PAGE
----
Minecraft to Foster the Online Participation of Younger Kids
Year of production: 2023
About the game: Minecraft
The article “Minecraft for City Planning” already extensively explained how Minecraft is one of the most played games in the world, if not the most. This is an asset in itself, because it lowers the access threshold of participants willing to use the game: many youngsters have already mastered how to play, so every activity can get straight to the point, without needing to take time explaining how to do everything.
During the mid 2010s, after successfully experimenting with many ways of engaging younger kids with technology, a mixed group of makers and youth workers (including the author) started organising summer and winter weeks based on Minecraft, which had incredible success in terms of participation and interest, with huge numbers of subscribers every time doing Minecraft activities together in the morning, and playing together outdoors in the afternoon.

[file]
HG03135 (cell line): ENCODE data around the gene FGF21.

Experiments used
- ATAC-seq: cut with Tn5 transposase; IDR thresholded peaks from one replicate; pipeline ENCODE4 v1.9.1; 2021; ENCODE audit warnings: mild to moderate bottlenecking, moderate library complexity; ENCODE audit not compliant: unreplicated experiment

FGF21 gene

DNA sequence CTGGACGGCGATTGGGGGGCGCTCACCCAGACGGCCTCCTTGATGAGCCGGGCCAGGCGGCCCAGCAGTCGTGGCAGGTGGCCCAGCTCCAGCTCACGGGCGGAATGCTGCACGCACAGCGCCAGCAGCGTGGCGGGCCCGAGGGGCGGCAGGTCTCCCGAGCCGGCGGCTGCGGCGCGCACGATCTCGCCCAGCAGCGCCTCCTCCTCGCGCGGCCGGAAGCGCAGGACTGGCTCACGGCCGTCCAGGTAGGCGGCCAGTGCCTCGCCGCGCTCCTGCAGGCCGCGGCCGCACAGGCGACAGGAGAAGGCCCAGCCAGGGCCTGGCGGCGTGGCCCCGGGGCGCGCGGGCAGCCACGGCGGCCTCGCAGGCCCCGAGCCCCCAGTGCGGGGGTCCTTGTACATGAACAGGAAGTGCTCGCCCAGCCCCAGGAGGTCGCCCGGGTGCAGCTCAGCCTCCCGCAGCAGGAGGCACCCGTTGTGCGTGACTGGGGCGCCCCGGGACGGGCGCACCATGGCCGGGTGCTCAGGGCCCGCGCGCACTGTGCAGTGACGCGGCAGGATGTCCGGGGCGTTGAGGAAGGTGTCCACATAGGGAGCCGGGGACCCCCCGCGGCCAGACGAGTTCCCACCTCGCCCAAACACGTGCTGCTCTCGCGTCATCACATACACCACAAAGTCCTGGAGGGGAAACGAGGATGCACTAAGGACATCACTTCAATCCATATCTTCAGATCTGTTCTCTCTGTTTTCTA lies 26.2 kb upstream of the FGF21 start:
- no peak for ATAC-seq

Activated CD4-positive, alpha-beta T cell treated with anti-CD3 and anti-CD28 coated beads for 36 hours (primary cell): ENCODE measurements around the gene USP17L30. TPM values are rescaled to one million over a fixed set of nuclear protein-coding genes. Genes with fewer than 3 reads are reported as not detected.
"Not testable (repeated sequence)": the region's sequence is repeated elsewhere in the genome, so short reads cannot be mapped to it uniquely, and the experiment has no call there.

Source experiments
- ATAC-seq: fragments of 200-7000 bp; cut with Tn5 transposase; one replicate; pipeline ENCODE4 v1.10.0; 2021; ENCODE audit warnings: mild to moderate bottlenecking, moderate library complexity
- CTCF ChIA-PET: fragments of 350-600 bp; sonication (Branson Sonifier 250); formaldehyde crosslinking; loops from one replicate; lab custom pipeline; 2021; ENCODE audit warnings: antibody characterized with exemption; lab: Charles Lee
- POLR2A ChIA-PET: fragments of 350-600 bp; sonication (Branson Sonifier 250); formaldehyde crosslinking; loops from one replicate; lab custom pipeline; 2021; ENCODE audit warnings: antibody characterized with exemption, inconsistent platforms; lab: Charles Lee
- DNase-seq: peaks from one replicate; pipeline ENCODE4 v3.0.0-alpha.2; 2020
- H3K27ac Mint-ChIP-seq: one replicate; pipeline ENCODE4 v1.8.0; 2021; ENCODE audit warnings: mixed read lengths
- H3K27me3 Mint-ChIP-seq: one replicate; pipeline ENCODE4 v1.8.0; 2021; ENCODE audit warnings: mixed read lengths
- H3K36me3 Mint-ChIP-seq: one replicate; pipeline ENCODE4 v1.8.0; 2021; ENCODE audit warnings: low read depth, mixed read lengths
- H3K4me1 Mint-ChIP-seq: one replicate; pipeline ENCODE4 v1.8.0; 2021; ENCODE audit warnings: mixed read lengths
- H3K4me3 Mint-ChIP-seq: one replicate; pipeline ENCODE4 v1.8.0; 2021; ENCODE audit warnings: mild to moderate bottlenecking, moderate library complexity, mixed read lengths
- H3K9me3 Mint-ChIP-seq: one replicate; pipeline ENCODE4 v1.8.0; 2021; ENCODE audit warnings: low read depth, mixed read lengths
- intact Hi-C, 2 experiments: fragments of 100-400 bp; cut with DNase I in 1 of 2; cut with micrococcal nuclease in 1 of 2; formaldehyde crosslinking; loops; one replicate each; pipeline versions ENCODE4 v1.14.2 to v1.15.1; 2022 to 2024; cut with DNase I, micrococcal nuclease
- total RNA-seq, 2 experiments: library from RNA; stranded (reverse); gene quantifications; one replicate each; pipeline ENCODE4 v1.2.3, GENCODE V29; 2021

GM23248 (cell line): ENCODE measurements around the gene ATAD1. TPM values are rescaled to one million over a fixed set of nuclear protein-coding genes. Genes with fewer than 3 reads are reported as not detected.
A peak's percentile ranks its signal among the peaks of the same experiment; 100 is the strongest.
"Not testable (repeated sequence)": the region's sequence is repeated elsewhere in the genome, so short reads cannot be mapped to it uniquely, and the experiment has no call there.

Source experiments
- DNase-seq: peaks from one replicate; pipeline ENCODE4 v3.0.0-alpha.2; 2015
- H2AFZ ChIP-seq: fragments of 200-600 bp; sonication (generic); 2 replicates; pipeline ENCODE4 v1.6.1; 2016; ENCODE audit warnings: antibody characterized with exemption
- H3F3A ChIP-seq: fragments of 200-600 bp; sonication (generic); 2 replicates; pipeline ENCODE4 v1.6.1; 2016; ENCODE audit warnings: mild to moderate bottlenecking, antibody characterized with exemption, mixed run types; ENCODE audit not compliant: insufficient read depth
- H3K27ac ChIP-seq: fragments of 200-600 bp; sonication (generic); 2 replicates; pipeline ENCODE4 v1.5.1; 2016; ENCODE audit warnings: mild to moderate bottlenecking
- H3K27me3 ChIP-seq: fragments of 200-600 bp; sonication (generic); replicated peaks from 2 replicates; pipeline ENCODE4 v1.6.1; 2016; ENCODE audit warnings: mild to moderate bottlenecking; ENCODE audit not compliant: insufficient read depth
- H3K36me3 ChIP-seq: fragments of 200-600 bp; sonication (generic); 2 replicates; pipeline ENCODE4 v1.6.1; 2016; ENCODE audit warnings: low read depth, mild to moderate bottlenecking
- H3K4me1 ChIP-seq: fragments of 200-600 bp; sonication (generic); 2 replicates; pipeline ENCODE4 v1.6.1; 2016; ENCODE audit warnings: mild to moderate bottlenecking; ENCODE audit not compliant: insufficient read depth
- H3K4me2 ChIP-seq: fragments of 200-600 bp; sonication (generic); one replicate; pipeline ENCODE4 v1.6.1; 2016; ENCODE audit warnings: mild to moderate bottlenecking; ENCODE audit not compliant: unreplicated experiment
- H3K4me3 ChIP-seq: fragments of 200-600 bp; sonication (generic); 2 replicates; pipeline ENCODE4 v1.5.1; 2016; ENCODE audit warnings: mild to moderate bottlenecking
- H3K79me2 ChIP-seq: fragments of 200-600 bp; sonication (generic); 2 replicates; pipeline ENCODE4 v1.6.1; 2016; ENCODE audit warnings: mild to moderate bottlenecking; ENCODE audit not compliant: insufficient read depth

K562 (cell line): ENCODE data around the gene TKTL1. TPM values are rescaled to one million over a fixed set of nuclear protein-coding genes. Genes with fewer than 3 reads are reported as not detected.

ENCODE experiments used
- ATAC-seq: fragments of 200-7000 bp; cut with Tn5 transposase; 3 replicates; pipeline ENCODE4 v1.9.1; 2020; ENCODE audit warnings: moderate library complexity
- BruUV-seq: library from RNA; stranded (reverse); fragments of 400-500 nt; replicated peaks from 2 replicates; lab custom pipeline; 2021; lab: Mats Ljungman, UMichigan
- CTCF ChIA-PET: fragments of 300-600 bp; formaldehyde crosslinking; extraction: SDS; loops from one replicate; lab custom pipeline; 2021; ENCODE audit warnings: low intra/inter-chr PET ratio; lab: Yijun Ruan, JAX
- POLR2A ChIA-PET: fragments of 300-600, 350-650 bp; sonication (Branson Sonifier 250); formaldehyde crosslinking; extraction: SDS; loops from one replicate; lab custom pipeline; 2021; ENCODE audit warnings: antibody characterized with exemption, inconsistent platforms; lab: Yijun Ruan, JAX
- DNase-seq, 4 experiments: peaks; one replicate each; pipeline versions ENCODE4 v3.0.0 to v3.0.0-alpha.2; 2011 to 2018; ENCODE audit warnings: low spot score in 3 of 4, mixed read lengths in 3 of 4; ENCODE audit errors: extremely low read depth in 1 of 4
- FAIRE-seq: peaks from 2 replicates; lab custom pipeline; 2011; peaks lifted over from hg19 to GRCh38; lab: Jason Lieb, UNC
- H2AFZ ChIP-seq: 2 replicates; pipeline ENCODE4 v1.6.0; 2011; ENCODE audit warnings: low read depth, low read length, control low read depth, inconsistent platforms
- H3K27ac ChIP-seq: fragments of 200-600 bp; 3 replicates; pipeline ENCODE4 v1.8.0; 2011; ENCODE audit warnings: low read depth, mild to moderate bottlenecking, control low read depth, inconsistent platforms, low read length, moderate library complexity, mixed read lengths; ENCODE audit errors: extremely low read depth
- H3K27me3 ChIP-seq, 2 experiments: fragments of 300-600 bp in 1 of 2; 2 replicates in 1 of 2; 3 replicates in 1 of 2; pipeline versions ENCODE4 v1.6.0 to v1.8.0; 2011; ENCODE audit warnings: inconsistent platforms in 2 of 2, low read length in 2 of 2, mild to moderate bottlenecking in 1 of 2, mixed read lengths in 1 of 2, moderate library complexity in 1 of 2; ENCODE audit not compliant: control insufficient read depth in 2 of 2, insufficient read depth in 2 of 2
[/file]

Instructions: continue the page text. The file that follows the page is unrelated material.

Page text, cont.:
This experience became an example for many other similar offers all over Italy, and when the COVID pandemic started, we had a proposal from ImpactHub Bari to host online summer weeks based on Minecraft, open to children from all over Italy.
Minecraft is popular among young boys and girls, and this is another very useful asset: in every group, we had at least a couple of female participants despite the offer (a week playing videogames online) being perceived by many as a boy-specific proposal. An ad campaign was created by the course provider, to invite female participation in the activities.